If I asked you to picture a scientist, what would you see? A stern-faced individual in a white lab coat? Somebody displaying little emotion?
People tend to make assumptions about scientists, particularly about their personalities. They assume scientists to be logical, hyper-rational, and serious (Fiske, Cuddy, & Glick, 2007). Scientists are typically stereotyped as cold, lacking important interpersonal emotions like empathy or compassion. Recent research in psychology has even showed that people tend to associate scientists with immoral behavior—they perceive scientists as generally preferring the pursuit of knowledge over doing what is considered morally right (Rutjens & Heine, 2016).
I don’t think these stereotypes are accurate, and I think it’s actually damaging to think about scientists in this way. I want to replace those stereotypes with the idea of people who are capable of experiencing profound emotion. I want to think of scientists as people who find beauty in their work, who feel that understanding the natural world provides a source of meaning and order to the complexity of our lives.
The image of a scientist should be of a person full of awe, and rewriting this stereotype can positively change how we think of the relationship between science and religion.
Scientists have long described their most awe-inspiring experiences. Richard Dawkins, for example, wrote that it is “this feeling of spine-shivering, breath-catching awe—almost worship—this flooding of the chest with ecstatic wonder, that modern science can provide.” Albert Einstein wrote, “I maintain that the cosmic, religious feeling is the strongest and noblest motive for scientific research.” Many working scientists echo these sentiments, reporting that awe motivates them to understand the natural world, and that witnessing a beautiful scientific discovery can, in turn, be awe-inspiring in and of itself.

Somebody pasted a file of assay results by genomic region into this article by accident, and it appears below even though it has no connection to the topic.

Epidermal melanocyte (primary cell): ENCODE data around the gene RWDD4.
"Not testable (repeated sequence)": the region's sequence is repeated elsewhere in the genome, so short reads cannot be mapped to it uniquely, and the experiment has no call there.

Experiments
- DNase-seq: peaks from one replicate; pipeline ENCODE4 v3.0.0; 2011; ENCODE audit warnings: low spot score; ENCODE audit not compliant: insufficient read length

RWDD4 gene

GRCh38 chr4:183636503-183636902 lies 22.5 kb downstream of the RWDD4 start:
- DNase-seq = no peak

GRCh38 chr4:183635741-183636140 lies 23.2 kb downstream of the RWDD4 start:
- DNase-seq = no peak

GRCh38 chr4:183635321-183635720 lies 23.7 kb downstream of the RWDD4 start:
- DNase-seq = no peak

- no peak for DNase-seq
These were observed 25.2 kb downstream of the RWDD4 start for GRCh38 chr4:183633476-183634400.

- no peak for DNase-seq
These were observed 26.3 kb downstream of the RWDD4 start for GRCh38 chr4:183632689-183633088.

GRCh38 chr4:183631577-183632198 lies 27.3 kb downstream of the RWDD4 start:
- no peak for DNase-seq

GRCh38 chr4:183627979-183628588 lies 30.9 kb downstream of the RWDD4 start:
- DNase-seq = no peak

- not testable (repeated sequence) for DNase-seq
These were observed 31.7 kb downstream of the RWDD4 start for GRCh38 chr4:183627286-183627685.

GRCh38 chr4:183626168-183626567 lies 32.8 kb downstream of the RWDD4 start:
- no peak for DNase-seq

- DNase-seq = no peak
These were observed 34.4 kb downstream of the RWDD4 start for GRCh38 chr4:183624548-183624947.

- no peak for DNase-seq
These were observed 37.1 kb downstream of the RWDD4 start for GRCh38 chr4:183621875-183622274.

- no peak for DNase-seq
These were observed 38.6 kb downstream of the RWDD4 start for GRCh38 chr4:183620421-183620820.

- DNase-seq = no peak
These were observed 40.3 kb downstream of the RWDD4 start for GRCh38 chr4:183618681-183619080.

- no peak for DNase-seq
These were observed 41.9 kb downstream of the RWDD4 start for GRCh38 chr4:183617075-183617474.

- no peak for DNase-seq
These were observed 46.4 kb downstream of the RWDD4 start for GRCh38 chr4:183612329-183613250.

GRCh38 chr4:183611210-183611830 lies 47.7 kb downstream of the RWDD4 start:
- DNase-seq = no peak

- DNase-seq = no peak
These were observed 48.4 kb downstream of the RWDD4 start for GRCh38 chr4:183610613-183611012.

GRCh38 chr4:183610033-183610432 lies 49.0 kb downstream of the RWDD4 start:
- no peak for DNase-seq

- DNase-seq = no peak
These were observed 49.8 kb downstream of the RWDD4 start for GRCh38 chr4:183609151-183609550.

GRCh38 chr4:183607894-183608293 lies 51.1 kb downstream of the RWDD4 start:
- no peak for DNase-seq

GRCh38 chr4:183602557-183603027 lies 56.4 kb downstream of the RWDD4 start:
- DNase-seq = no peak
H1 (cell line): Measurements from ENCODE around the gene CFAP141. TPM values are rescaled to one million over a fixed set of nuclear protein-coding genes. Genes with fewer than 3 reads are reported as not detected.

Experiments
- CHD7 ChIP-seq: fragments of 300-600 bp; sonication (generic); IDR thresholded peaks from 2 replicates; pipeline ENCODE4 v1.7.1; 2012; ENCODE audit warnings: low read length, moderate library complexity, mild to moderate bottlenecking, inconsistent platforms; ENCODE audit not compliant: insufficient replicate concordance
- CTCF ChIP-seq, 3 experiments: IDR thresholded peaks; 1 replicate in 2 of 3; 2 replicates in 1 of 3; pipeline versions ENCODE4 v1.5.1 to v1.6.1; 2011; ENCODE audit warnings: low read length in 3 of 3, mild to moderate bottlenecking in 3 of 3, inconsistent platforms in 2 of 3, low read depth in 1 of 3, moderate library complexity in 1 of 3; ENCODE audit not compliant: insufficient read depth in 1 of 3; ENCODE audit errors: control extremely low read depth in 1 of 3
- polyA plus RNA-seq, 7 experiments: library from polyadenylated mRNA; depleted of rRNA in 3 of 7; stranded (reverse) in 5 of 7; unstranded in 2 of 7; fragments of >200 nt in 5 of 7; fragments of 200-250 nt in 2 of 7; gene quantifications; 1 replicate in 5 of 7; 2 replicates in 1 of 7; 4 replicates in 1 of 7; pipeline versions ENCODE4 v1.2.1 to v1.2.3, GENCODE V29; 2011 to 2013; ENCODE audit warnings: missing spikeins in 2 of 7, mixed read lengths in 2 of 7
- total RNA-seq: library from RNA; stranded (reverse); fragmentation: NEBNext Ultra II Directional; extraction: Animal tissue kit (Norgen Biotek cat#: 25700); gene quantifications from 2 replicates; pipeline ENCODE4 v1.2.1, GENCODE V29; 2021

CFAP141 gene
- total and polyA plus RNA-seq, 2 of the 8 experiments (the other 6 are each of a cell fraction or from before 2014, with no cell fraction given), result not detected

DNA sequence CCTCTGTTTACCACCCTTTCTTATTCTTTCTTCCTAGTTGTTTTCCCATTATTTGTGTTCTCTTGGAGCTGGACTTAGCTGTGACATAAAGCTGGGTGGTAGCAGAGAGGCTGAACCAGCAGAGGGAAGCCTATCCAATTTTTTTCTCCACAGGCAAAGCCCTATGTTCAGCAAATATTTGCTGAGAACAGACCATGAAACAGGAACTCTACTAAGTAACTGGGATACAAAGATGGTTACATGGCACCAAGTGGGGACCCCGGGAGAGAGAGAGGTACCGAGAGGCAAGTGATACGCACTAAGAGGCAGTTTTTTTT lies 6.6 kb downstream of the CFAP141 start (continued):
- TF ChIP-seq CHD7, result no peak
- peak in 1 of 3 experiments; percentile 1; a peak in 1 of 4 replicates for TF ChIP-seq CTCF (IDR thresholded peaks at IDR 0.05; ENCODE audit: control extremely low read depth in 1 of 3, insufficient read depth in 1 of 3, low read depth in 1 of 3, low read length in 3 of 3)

Still, some people might be surprised that scientists—particularly those who aren’t religious—would experience awe in the first place. Given that awe implies a sort of “reverence,” and that it tends to be evoked by something powerful—a dazzling sunset, the birth of a child, an impressive person or idea—it can be hard to imagine that “cold, calculating” scientist experiencing such an ethereal, and often spiritual, emotion.
Awe triggers what is known as a cognitive process of accommodation in which we need to revise what we know about the world to make sense of new information. Contemplating the enormity of the universe, for example, can feel somewhat daunting and destabilizing; it is near impossible to understand how small we are in comparison, and we must make sense of how something can be so impressively large. Scientists often encounter things they don’t understand; biologists, for example, are still making sense of the human genome, and cognitive scientists are struggling to understand how consciousness arises in the brain.
Scientists frequently encounter new data that contradicts existing theories, and have to revisit what they thought to be true. They try to understand and accommodate, and they tend to find that whatever they are studying—space, the brain, cells, whatever—to be awe-inspiring.